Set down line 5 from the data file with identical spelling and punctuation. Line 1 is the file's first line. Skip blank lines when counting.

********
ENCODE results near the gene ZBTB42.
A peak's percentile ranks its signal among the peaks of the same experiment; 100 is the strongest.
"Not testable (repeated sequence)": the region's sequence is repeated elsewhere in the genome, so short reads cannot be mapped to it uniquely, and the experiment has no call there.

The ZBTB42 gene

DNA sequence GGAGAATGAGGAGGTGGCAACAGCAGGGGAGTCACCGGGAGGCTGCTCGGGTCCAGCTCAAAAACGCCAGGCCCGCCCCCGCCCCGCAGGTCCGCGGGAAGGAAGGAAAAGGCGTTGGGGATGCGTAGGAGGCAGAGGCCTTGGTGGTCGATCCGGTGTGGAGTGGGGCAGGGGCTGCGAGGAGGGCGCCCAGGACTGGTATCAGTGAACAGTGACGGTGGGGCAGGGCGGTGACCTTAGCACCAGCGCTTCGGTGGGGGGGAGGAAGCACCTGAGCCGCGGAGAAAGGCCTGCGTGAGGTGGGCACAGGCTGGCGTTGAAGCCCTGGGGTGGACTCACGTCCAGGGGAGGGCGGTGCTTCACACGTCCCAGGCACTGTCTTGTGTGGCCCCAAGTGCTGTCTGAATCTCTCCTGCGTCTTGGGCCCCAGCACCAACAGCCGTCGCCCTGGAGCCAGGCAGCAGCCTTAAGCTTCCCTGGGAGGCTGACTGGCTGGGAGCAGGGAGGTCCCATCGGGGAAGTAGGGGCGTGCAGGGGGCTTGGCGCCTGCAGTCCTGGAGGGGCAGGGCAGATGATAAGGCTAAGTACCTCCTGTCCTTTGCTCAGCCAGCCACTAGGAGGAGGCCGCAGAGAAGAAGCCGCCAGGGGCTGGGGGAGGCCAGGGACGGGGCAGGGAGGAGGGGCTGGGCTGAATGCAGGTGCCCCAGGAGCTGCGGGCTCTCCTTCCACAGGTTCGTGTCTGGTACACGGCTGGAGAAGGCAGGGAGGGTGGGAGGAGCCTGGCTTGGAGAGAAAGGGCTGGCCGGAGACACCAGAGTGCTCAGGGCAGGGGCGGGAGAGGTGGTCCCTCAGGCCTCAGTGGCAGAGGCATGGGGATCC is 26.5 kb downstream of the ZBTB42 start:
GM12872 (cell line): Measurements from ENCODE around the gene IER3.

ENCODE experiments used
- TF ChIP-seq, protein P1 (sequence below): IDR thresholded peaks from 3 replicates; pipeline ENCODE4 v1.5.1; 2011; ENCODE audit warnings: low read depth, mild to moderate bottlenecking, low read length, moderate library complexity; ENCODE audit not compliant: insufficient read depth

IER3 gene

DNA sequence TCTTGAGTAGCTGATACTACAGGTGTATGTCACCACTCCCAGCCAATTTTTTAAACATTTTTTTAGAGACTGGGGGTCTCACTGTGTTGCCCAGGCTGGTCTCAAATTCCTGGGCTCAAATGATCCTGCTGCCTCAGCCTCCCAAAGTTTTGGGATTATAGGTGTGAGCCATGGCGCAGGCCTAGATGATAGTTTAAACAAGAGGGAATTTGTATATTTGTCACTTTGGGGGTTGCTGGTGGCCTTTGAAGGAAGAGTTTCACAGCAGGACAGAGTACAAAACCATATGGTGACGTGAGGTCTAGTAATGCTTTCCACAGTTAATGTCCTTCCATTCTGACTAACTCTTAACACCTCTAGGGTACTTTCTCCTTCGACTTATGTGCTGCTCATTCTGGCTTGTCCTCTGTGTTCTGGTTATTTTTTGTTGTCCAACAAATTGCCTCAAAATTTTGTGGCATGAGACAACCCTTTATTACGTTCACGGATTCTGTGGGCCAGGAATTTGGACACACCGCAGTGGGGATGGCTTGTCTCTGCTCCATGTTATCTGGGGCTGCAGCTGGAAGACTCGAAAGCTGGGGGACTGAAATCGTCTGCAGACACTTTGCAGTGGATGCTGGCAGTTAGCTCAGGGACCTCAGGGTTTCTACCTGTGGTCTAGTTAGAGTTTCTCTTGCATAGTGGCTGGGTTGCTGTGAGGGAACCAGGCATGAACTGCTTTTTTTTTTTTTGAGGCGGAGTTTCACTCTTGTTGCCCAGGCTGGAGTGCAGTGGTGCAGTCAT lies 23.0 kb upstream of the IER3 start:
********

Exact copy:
DNA sequence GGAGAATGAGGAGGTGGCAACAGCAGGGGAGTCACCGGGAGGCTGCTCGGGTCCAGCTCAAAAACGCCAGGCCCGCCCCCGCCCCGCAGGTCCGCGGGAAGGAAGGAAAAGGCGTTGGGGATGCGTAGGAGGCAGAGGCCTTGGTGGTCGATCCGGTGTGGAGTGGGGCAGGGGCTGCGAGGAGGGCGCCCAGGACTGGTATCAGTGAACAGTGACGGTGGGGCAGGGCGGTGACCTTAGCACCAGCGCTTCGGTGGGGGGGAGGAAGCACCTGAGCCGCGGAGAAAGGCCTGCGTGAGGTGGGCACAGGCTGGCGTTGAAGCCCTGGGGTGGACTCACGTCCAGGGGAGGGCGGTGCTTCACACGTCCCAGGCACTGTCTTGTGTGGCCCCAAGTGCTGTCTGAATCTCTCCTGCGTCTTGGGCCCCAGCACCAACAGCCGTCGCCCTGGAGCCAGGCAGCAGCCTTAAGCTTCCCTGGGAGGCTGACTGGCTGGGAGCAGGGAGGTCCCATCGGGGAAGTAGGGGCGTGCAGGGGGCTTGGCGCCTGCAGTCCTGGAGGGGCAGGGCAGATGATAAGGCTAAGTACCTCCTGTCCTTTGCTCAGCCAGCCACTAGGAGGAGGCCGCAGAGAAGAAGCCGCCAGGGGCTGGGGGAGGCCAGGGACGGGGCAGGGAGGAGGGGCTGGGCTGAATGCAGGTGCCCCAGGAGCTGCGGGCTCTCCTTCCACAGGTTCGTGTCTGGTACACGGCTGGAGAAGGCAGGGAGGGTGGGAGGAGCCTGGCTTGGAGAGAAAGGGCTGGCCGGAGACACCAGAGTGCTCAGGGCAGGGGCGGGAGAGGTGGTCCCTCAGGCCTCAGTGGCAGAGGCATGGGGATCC is 26.5 kb downstream of the ZBTB42 start: